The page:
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Temozolomide in Advanced and Recurrent Uterine Leiomyosarcoma and Correlation With O6-Methylguanine DNA Methyltransferase Expression: A Case Series
  1. J. Stuart Ferriss, MD*,
  2. Kristen A. Atkins, MD,
  3. Jason A. Lachance, MD*,
  4. Susan C. Modesitt, MD* and
  5. Amir A. Jazaeri, MD*
  1. *Thornton Gynecologic Oncology Service, and
  2. Department of Pathology, University of Virginia Health System, Charlottesville, VA.
  1. Address correspondence and reprint requests to J. Stuart Ferriss, Department of Obstetrics and Gynecology, University of Virginia Health System, PO Box 800712, Charlottesville, VA 22908. E-mail: jsf8w{at}virginia.edu.

Abstract

Introduction: Our objective was to retrospectively review temozolomide in advanced and recurrent uterine leiomyosarcoma and to determine if tumor O6-methylguanine DNA methyltransferase (MGMT) expression correlated with clinical response.

Methods: All patients with advanced or recurrent uterine leiomyosarcoma who received temozolomide during treatment were retrospectively identified. Relevant clinical and pathologic data were collected and compared. O6-Methylguanine DNA methyltransferase expression was assessed by immunohistochemistry and scored by a gynecologic pathologist blinded to clinical outcomes.

Results: From 1999 to 2008, 9 cases of leiomyosarcoma were diagnosed; 6 patients received temozolomide. Median follow-up was 54 months (range, 4-114 months). There was 1 patient with complete response, 1 durable partial response (27+ months), 3 stable disease (range, 3-10 months), and 1 progressive disease. Overall, 5 out of 6 patients derived clinical benefit. The patient with a complete response recurred 18 months after her last cycle. Median progression free interval was 15.4 months (95% confidence interval, 9.4-21.4). Two patients died of disease. Temozolomide was well tolerated with no dose-limiting toxicities, and no dose adjustments were required in 64 prescribed cycles. The MGMT expression was inversely correlated with response to temozolomide. Patients with tumors negative for MGMT expression had a median progression free interval of 18.5 months compared with 3 months for those whose tumors were positive, although not statistically significant.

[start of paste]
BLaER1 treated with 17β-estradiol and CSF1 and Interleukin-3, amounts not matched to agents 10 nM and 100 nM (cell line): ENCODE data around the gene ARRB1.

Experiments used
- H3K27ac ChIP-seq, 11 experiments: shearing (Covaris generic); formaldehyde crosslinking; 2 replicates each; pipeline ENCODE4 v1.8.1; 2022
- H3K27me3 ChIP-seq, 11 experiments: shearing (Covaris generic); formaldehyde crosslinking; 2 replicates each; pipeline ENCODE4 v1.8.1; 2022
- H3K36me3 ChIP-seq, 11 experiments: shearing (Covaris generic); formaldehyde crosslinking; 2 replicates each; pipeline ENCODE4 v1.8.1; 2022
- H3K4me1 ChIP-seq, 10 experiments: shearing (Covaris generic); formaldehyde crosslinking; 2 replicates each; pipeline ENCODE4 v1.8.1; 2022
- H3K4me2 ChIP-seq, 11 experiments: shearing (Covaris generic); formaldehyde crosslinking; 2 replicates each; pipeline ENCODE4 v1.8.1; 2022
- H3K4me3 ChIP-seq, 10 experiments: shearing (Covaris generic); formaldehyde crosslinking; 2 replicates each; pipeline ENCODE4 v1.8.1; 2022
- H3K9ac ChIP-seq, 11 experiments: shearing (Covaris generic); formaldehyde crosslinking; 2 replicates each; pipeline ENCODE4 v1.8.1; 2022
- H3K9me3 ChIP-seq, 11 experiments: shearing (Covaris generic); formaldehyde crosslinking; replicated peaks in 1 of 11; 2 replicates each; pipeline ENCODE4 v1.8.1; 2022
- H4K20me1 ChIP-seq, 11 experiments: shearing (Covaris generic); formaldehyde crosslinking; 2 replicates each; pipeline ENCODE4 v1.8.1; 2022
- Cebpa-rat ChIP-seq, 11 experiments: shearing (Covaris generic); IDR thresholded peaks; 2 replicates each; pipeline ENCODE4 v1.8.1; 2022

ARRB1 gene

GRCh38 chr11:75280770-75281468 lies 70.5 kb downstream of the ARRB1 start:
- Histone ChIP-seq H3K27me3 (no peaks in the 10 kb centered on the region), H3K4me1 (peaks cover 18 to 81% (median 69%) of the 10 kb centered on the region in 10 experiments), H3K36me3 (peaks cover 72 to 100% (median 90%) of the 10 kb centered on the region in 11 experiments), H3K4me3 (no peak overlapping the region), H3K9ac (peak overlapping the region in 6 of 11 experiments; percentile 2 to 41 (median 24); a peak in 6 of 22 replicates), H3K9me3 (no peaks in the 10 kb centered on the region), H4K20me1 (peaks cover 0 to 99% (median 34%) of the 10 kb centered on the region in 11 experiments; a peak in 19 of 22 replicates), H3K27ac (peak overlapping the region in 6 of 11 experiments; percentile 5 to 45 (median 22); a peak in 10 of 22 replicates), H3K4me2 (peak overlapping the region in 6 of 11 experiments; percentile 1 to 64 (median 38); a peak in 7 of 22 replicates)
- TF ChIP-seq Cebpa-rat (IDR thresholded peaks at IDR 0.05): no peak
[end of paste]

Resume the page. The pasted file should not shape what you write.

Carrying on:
Conclusions: Temozolomide is an easily administered, well-tolerated chemotherapeutic option in advanced or recurrent uterine leiomyosarcomas with a reasonable response rate. Assessment of MGMT expression may identify a subset of patients that will respond optimally to this therapy.

  • Uterine leiomyosarcoma
  • Temozolomide
  • MGMT

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Footnotes

  • Authorship statement: All authors have directly participated in the planning, execution, or analysis of this study, and they have approved the final manuscript.

  • Conflict of interest statement: All authors indicate there are no conflicts of interest to declare.

  • Jason A. Lachance is currently with the Maine Medical Partners, 102 Campus Dr, Scarborough, ME 04074.

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